If you participated in the Great Backyard Bird Count (GBBC) you can still enter your data until tomorrow (Feb. 28, 2014). The Cornell Lab of Ornithology, the National Audubon Society and Bird Studies of Canada (Études d’Oiseaux) have a joint website providing real-time data from the global four-day count that took place Feb. 14-17, 2014.
As of noon on Feb. 27 the map shows 143,348 checklists were turned in with 4,227 total species observed thus far. The total bird count registered at 17,690,540 and the United States is topping participation levels with more than 116,003 checklists submitted and 643 individual species reported. You can track activity by location and compare your rank to other areas.
Notable trends during the 2014 GBBC are that fewer finches were seen this year compared to 2013 when an unprecedented finch irruption occurred due to food source scarcity in Canada. The current Snowy Owl irruption has resulted in nearly 500 sightings of these diurnal raptors spotted in 20 states and provinces during the GBBC.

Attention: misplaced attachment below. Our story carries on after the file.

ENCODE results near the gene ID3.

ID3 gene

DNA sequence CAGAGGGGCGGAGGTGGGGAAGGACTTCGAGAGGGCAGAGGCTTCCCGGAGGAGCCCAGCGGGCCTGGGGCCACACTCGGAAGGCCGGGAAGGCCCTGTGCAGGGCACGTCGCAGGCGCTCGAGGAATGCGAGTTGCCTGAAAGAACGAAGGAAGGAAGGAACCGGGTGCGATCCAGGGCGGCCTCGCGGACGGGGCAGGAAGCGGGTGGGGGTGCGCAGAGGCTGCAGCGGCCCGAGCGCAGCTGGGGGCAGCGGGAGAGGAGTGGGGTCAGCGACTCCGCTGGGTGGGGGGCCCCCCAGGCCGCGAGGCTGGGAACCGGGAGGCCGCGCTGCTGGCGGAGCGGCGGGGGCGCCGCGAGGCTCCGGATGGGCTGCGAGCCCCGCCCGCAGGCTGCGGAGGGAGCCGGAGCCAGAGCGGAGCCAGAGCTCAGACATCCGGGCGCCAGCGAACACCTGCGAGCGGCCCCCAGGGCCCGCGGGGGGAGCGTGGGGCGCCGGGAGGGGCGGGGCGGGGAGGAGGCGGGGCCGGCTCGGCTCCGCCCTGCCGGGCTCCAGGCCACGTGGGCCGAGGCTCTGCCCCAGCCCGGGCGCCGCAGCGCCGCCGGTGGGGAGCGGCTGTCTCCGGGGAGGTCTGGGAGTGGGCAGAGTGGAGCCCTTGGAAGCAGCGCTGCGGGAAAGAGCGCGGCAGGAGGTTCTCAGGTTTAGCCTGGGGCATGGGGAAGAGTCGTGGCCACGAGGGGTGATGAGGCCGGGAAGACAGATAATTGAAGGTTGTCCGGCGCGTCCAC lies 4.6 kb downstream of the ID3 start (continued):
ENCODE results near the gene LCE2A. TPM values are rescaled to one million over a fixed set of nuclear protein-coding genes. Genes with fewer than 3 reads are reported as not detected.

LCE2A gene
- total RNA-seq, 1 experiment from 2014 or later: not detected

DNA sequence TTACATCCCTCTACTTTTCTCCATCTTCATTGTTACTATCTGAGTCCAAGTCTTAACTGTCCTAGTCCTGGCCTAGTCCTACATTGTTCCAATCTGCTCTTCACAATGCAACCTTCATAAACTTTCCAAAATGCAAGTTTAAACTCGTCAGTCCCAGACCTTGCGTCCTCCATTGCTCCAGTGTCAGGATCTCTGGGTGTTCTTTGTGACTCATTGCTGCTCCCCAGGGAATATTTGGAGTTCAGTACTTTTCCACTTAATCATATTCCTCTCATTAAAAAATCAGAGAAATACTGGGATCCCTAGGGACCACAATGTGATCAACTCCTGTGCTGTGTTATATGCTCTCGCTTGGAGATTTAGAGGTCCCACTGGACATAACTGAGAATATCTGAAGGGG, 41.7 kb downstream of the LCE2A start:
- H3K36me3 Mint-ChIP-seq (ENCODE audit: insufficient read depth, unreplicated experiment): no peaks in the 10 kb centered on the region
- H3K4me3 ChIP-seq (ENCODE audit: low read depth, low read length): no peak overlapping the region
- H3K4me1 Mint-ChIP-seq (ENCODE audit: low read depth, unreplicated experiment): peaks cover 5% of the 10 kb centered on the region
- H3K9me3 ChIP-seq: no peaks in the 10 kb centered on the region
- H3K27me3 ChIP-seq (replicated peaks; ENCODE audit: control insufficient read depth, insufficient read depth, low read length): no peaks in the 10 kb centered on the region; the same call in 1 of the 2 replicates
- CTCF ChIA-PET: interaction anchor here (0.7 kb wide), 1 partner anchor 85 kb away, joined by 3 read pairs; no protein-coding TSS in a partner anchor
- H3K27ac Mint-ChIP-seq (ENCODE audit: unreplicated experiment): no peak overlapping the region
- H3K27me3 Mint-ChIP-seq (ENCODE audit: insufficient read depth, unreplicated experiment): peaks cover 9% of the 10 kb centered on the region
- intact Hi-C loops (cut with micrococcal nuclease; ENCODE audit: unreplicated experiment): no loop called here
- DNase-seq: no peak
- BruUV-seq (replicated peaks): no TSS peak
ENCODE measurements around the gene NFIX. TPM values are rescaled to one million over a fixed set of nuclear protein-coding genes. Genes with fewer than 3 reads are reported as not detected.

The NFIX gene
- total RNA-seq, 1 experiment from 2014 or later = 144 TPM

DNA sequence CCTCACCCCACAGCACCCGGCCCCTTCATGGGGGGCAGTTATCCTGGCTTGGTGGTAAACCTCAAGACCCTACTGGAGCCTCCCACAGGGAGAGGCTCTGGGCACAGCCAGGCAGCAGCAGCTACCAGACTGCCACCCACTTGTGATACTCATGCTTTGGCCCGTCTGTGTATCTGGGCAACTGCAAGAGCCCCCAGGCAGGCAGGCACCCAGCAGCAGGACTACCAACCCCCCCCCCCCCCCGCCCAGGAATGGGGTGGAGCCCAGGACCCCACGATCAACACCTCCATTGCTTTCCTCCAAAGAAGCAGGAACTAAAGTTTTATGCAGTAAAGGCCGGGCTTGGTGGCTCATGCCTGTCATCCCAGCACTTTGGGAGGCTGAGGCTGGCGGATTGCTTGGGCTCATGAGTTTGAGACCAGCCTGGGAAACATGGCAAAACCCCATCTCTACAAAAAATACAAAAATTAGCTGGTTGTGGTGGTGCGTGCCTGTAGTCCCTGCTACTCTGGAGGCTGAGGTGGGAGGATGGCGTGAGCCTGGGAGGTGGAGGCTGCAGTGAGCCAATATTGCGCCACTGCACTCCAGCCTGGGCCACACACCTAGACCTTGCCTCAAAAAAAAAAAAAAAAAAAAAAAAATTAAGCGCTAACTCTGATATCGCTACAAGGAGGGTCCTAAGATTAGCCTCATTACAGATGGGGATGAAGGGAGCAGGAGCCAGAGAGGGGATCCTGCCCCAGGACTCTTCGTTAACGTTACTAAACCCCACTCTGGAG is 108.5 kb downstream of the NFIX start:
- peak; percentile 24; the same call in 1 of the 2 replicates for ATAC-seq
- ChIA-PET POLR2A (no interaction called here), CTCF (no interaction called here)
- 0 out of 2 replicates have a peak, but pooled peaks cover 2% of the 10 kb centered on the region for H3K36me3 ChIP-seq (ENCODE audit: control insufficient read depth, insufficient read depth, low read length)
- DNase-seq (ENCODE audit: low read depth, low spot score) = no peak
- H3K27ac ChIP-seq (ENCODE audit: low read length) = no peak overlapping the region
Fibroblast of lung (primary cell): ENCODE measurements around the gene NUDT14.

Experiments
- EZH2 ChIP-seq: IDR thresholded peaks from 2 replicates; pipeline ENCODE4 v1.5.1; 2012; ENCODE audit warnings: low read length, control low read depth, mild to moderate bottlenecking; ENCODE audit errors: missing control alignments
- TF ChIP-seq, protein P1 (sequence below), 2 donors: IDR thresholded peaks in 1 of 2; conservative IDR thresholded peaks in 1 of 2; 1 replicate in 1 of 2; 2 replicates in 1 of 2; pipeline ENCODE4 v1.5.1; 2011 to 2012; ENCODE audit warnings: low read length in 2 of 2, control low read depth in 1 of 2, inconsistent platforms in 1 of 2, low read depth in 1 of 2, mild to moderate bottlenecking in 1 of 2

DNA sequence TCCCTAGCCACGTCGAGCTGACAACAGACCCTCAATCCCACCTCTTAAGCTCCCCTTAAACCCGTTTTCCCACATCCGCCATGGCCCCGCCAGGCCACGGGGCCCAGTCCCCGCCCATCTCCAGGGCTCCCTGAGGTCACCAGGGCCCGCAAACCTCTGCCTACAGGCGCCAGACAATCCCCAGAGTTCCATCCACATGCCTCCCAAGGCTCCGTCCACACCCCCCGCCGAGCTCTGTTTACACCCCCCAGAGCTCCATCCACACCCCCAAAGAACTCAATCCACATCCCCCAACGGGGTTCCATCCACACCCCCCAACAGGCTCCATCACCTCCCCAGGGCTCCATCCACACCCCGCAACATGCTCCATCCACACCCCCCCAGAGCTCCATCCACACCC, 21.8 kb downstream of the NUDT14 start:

Record cold this winter has prompted two species – the White-winged Scoter (also known as a coot) and the Long-tailed Duck – to move further inland. Climate change is also driving indigenous Central American birds to head north into the desert southwest where sightings of Rufous-capped Warblers and Sinaloa Wrens have been reported in Arizona.
Other rare bird sightings include a Rusty Blackbird in Arkansas, a brightly colored Painted Bunting near Chicago, and a Hairy Woodpecker near Long Lake, MN. eBird.org has put together interesting ways to view the data. You can check the “yard list,” which shows real time updates from individual birders. Or explore the “patch list” (a “patch” is affectionately known among birders as a favorite hotspot to bird watch) or check out submitted data from top eBirders.